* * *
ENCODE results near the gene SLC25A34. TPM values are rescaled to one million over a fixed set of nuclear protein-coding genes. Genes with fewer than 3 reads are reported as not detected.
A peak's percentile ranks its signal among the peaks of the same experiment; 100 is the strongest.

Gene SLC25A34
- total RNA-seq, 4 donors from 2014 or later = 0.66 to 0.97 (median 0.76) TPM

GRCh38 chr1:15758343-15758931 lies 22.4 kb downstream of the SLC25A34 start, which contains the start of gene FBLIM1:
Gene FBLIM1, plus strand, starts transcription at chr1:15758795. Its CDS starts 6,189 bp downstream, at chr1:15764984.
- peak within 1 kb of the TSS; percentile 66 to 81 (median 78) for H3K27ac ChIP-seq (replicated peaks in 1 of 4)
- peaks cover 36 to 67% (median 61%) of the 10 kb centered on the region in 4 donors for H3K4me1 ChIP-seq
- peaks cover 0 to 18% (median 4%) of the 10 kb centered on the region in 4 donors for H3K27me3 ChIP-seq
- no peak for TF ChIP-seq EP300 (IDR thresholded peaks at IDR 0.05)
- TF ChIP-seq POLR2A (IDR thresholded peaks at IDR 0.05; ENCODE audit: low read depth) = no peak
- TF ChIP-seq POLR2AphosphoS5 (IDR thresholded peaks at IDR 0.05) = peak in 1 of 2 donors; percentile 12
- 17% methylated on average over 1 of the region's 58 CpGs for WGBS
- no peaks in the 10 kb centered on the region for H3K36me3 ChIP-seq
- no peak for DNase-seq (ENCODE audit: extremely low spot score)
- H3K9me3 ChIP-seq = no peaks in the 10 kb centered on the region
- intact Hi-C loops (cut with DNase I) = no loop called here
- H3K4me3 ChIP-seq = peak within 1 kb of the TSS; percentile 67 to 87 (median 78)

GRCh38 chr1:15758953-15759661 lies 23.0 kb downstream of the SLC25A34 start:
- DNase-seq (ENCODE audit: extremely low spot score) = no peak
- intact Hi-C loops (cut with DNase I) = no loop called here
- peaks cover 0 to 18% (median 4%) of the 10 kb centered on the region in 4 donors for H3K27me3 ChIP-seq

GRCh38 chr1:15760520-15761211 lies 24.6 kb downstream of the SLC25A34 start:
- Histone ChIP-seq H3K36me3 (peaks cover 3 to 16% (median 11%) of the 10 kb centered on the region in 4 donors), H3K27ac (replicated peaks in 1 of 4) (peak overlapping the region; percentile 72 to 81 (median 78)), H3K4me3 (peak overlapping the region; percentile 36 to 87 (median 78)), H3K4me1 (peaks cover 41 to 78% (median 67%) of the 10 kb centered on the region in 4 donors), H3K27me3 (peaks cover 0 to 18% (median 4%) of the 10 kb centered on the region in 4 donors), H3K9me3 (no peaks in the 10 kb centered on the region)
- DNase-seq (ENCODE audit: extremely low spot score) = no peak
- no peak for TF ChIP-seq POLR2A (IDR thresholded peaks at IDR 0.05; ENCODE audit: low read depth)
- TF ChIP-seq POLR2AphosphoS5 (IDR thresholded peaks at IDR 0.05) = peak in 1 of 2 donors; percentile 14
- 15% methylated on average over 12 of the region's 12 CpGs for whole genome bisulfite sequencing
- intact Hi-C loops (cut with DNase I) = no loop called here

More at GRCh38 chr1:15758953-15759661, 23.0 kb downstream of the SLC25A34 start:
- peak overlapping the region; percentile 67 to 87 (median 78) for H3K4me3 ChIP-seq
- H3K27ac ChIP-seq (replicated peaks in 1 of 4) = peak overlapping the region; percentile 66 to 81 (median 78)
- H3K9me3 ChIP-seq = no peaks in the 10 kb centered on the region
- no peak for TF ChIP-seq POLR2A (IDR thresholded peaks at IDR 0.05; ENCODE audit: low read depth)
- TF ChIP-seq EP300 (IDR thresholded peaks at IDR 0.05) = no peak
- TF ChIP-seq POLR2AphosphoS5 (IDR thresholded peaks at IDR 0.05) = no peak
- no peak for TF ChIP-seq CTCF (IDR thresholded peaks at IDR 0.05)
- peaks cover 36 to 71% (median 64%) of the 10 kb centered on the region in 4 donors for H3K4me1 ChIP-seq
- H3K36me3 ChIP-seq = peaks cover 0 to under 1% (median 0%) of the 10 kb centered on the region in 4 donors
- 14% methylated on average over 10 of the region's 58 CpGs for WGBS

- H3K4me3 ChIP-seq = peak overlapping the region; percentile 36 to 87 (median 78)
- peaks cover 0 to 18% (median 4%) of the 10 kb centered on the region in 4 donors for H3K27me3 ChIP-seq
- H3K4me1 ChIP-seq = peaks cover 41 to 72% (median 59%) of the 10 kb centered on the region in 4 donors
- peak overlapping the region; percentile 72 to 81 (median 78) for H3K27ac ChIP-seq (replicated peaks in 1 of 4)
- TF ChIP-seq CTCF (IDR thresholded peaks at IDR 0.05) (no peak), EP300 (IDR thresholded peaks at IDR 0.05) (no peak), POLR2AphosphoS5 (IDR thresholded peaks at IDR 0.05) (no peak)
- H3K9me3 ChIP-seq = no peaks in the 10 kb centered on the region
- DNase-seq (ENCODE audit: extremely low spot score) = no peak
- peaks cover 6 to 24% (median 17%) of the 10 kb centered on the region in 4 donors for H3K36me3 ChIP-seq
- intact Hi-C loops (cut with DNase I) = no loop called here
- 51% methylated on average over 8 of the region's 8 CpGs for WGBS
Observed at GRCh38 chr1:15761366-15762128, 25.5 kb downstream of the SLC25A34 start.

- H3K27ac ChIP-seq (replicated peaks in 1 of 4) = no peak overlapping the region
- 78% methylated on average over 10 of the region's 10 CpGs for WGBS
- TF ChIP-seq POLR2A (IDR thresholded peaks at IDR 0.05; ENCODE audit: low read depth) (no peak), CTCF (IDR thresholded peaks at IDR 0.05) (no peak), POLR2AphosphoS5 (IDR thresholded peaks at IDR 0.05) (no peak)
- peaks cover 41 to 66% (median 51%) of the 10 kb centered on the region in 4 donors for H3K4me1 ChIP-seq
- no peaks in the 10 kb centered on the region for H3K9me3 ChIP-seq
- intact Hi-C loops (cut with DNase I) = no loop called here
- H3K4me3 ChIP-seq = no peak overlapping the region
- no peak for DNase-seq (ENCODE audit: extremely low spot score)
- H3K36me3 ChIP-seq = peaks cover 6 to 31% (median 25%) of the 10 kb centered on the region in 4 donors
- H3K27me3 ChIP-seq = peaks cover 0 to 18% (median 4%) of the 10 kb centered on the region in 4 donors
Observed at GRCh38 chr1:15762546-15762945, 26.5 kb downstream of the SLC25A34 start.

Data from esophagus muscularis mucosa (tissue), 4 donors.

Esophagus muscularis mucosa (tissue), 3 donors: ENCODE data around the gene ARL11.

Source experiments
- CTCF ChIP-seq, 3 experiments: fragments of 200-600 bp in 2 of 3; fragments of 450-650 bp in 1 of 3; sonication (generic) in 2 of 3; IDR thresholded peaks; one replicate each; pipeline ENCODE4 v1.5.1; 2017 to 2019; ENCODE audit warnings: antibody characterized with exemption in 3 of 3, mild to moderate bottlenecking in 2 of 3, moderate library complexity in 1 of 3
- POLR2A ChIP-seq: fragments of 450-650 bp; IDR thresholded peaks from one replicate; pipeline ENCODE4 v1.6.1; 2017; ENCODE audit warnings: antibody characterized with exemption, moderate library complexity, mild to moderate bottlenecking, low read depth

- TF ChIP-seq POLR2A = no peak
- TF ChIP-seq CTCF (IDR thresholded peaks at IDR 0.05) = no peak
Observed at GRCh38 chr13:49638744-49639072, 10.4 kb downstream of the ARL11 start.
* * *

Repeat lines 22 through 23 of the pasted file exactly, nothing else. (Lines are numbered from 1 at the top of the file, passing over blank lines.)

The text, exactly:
- peaks cover 0 to 18% (median 4%) of the 10 kb centered on the region in 4 donors for H3K27me3 ChIP-seq

GRCh38 chr1:15760520-15761211 lies 24.6 kb downstream of the SLC25A34 start: